<CertificateChain chainRef=”{xxxxxxxx-xxxx-xxxx-xxxx-xxxxxxxxxxxx}” />
      <Flags value=”40000000″ BASIC_CONSTRAINTS_CERT_CHAIN_POLICY_END_ENTITY_FLAG=”true” />
      <Status chainIndex=”0″ elementIndex=”1″ />
      <EventAuxInfo ProcessName=”lsass.exe” impersonateToken=”S-1-5-18″ />
      <CorrelationAuxInfo TaskId=”{C286F78D-8E50-45EE-8A99-DC086979AD08}” SeqNumber=”1″ />
      <Result value=”800B0112″>A certification chain processed correctly, but one of the CA certificates is not trusted by the policy provider.</Result>
    </CertVerifyCertificateChainPolicy>
  </UserData>
</Event>

What I was asked to go after was the “type” attribute of the “Policy” node.  The tricky part is the XML Namespace.  When dealing with known/standard SCOM event log parameters you don’t have to deal with it, but when doing a raw XPATH query, you do.  All of the [local-name()=’xxxx’] bits are for getting around the XML namespace.  items that start with * indicate a node, and items that start with @* indicate an attribute.  Here is the XML and a screen shot of the event data source I used.

  <ComputerName>$Target/Host/Host/Property[Type=”Windows!Microsoft.Windows.Computer”]/NetworkName$</ComputerName>
  <LogName>Microsoft-Windows-CAPI2/Operational</LogName>
  <Expression>
    <And>
      <Expression>
        <SimpleExpression>
          <ValueExpression>
            <XPathQuery Type=”UnsignedInteger”>EventDisplayNumber</XPathQuery>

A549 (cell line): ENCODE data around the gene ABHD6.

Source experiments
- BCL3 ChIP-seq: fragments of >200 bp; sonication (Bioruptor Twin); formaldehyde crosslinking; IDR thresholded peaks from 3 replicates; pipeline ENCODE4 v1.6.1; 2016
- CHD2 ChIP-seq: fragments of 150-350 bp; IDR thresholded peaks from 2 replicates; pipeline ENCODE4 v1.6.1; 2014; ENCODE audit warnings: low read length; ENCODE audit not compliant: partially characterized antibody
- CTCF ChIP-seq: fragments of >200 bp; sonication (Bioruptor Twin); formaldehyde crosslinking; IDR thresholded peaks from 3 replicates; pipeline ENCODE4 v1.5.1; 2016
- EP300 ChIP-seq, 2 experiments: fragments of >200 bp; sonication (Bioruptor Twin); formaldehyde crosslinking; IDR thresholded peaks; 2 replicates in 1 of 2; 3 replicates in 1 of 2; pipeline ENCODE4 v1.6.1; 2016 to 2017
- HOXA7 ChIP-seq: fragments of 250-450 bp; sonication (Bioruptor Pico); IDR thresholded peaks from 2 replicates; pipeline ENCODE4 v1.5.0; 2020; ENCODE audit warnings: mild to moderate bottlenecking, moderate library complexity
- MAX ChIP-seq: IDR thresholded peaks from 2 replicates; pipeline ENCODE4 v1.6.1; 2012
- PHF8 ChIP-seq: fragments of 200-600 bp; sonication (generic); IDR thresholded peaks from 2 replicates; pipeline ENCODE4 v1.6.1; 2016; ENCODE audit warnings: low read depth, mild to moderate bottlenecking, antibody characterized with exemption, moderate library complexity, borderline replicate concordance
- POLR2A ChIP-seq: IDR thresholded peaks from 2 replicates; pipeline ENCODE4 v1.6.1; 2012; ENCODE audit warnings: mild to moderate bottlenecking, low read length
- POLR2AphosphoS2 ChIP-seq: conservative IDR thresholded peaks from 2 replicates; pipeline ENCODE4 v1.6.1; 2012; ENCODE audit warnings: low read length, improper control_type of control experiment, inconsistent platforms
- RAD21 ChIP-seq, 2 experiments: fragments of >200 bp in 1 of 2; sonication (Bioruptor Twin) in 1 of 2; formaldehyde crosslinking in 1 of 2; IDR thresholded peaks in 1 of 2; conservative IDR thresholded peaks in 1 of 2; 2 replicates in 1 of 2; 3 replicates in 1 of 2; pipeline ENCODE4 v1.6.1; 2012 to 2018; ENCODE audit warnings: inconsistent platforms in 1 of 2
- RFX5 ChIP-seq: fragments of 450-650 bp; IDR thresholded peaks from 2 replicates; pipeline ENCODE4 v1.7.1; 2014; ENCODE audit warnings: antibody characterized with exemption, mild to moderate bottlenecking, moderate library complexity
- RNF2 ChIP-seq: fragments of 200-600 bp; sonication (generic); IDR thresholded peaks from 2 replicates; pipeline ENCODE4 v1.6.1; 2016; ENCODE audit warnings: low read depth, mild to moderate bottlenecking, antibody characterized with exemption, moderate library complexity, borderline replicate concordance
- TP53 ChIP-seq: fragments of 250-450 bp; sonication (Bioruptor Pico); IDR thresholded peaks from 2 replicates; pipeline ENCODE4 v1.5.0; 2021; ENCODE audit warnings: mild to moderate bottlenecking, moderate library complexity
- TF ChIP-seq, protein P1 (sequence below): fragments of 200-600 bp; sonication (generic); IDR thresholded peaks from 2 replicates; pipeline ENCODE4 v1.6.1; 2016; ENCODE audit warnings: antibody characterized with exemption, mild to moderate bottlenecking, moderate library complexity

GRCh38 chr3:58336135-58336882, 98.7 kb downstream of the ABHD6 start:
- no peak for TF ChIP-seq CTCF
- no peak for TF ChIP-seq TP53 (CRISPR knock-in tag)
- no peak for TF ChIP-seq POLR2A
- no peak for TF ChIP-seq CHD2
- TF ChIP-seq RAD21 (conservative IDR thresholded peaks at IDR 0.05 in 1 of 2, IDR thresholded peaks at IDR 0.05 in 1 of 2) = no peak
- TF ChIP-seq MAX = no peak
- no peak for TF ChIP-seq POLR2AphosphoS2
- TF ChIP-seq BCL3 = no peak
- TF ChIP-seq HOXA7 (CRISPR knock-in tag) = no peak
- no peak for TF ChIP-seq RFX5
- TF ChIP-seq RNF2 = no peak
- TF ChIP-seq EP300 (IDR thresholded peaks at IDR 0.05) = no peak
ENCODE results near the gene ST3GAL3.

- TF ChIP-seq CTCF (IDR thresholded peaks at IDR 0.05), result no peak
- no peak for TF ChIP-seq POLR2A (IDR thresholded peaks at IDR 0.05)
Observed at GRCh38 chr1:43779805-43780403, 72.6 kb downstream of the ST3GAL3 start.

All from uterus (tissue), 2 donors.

</ValueExpression>
          <Operator>Equal</Operator>
          <ValueExpression>
            <Value Type=”UnsignedInteger”>30</Value>
          </ValueExpression>
        </SimpleExpression>
      </Expression>
      <Expression>
        <RegExExpression>
          <ValueExpression>
            <XPathQuery Type=”String”>PublisherName</XPathQuery>
          </ValueExpression>
          <Operator>ContainsSubstring</Operator>
          <Pattern>CAPI2</Pattern>
        </RegExExpression>
      </Expression>
      <Expression>
        <SimpleExpression>
          <ValueExpression>
            <XPathQuery Type=”Integer”>EventLevel</XPathQuery>
          </ValueExpression>
          <Operator>Equal</Operator>
          <ValueExpression>
            <Value Type=”Integer”>1</Value>
          </ValueExpression>
        </SimpleExpression>
      </Expression>
      <Expression>
        <SimpleExpression>
          <ValueExpression>
            <XPathQuery Type=”String”>EventData/DataItem/*[local-name()=’UserData’]/*[local-name()=’CertVerifyCertificateChainPolicy’]/*[local-name()=’Policy’]/@*[local-name()=’type’]</XPathQuery>